Why do Americans learn a foreign language? For college-bound high school students, it can be like taking calculus or organic chemistry: It looks good on a transcript. For a previous generation, perhaps, it was a mark of refinement.
And then there's Ken Dutch. He's not a high school student, and he wasn't worried about his pedigree.
“I felt really dumb not being able to say anything to the people that I was hauling rocks with,” he said.
So the mathematician who has spent portions of the past seven years volunteering in Haiti enrolled in Haitian Creole at Indiana University's Summer Language Workshop, where it is being offered for the first time in 2017.
"Everything I needed to know about Haiti I only started to learn after I accepted that most of the things I already knew were false," he said. "Every time I've gone down there I have learned more about my fundamental ignorance of the place."
Dutch shared his experience of learning about Haiti in a slide presentation before leaving the course early for a teachers' symposium in Haiti. His talk was part of a series of films, lectures and events that are open to the public. The workshop, which is celebrating its 67th year and continues through July 28, is administered through the IU School of Global and International Studies. Altogether, 207 students are studying 16 languages, including Kurdish, Estonian and Chinese.
'Be careful what you choose for your year abroad'
Dutch was one of five students studying Haitian Creole. One of the most popular languages is Russian; 83 students are enrolled in nine levels of intensive Russian language study being offered this summer.
School of Global and International Studies Dean Lee Feinstein recalled his own Russian language study experience last month, recalling that it dated to a previous moment of heightened U.S.-Russia tension. Having studied Russian at Vassar College, Feinstein told an audience of workshop students, he arrived in Moscow for the spring semester of his junior year the same day the Soviet Union invaded Afghanistan.
En route to Moscow that last week of 1979, he stopped in Warsaw. He would return 30 years later as the U.S. ambassador to Poland.
"Be careful what you choose for your year abroad," he warned, "because it could influence your career path."
Workshop students also heard from Patrick Michelson, associate professor of religious studies at IU, who examined the role religion plays in constructing "post-atheist" Russia's national identity. Documentary filmmaker Marty Pack spoke about domestic violence, a topic influenced by the church's role and the clash between "old and new ways of looking at family values" in Eastern Europe.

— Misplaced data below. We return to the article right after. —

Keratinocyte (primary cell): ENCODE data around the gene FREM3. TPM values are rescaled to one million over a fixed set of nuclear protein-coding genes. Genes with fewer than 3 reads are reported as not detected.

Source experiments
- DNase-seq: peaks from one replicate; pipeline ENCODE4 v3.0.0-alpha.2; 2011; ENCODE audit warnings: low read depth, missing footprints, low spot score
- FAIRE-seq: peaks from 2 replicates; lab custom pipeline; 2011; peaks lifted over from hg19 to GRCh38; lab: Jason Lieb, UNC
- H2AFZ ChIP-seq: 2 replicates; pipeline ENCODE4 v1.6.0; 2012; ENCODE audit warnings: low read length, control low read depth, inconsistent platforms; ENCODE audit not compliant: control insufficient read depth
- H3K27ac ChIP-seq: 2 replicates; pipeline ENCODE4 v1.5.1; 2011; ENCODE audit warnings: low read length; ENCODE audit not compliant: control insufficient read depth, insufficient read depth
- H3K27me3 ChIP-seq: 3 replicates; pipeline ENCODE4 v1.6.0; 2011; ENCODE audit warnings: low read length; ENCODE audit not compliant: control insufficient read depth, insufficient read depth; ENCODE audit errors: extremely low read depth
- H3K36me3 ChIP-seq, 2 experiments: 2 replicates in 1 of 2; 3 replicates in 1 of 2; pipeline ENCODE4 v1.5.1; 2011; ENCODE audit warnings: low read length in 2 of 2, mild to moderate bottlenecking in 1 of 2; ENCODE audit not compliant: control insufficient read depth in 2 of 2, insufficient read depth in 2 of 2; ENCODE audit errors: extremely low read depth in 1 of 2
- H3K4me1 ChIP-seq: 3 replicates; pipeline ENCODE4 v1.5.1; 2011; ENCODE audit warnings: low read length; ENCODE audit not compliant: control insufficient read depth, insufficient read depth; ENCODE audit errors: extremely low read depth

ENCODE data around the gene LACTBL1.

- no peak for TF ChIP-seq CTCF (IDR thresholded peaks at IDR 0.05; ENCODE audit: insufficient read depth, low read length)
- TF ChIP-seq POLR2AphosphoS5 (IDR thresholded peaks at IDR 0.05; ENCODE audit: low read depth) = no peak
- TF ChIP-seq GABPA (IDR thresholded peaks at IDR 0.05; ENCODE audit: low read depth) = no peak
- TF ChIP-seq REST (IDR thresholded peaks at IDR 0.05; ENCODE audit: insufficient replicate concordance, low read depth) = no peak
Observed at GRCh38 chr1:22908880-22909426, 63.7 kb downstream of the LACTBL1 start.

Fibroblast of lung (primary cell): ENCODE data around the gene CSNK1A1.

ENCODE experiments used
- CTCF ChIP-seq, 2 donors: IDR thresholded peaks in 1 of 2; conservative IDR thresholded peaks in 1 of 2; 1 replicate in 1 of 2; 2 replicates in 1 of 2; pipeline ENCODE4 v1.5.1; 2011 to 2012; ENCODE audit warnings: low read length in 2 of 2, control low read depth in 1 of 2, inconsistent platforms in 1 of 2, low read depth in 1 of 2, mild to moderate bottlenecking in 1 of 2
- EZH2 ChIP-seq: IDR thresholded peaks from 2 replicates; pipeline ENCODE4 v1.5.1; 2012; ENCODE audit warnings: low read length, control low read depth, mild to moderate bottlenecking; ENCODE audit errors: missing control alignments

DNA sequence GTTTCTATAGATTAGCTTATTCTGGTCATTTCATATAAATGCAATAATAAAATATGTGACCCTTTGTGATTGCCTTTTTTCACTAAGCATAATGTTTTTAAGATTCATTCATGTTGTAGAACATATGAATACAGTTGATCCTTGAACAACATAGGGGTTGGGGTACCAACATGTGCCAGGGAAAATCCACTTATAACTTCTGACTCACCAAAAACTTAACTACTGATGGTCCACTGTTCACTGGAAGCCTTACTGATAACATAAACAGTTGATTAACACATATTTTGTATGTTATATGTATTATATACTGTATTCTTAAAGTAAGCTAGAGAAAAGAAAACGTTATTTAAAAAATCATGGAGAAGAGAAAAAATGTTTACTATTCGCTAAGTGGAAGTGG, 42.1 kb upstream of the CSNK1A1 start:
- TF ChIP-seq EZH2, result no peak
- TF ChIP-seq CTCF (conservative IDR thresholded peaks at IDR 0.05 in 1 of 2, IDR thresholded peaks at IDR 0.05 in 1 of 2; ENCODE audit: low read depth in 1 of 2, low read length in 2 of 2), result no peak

Dutch, a native of Omaha, Nebraska, grew up in a tight-knit yet insular community in which people pitched in to help one another during adversity.
"If there was stuff that needed to be done it should probably be you," he said.
That philosophy guided Dutch through years of service. While building his career in math and finance, he traveled from Baton Rouge to Appalachia to rebuild areas where natural disaster had struck. After the 2010 earthquake in Haiti, the minister of Dutch's mission-oriented church approached him, saying, "We need big guys. Can you come?" He did.
In Haiti, his first lesson was that most Haitians don't speak French. French is taught in high school and used in church, and it is still the "door-opening language for positions in government." But only a third of the population speaks it; the language everyone speaks is Creole.
The next lesson was to re-evaluate his role. Convinced he had come to fix things, Dutch wanted to get to work. The self-described introvert took to waking up at 5 a.m. to make his way to the job site without chit-chat.
After a while, "The word got around that this guy is a bit of a jerk and doesn't want to talk with any of us," he said. "I was no longer Ken; I was the white occupier who had disdain for everyone there."
'Piti a piti, zozo fait son nid'
The realization prompted a shift in his values but also required some practical steps. He could hardly communicate, and the French he had taken was of no use. So before his next trip, Dutch spent seven months learning Haitian Creole online. The Summer Language Workshop took his skills to a new level.
In Haiti, he said, "We were having conversations about complicated things. The spillway, for example. We were talking about technical information and philosophy in this pidgin. We could find enough words to make things be known to each other."
And when he would misspeak, his conversation partners would console him with a proverb: "Piti a piti, zozo fait son nid (Little by little the bird makes its nest)."
Learning Creole has enabled Dutch to communicate with his Haitian counterparts about technical issues, but it has also allowed for deep engagement with another culture that has prompted reflection about his own.
"Comparing the culture I live in and the thoughts I have about us being at the pinnacle of what a society should be," he said, "in the middle of Haiti I'm finding people who are able to care for each other in a way that we've forgotten how to."
Yael Ksander is a writer/editor with the School of Global and International Studies. A longer version of the story about Ken Dutch is on the school's website.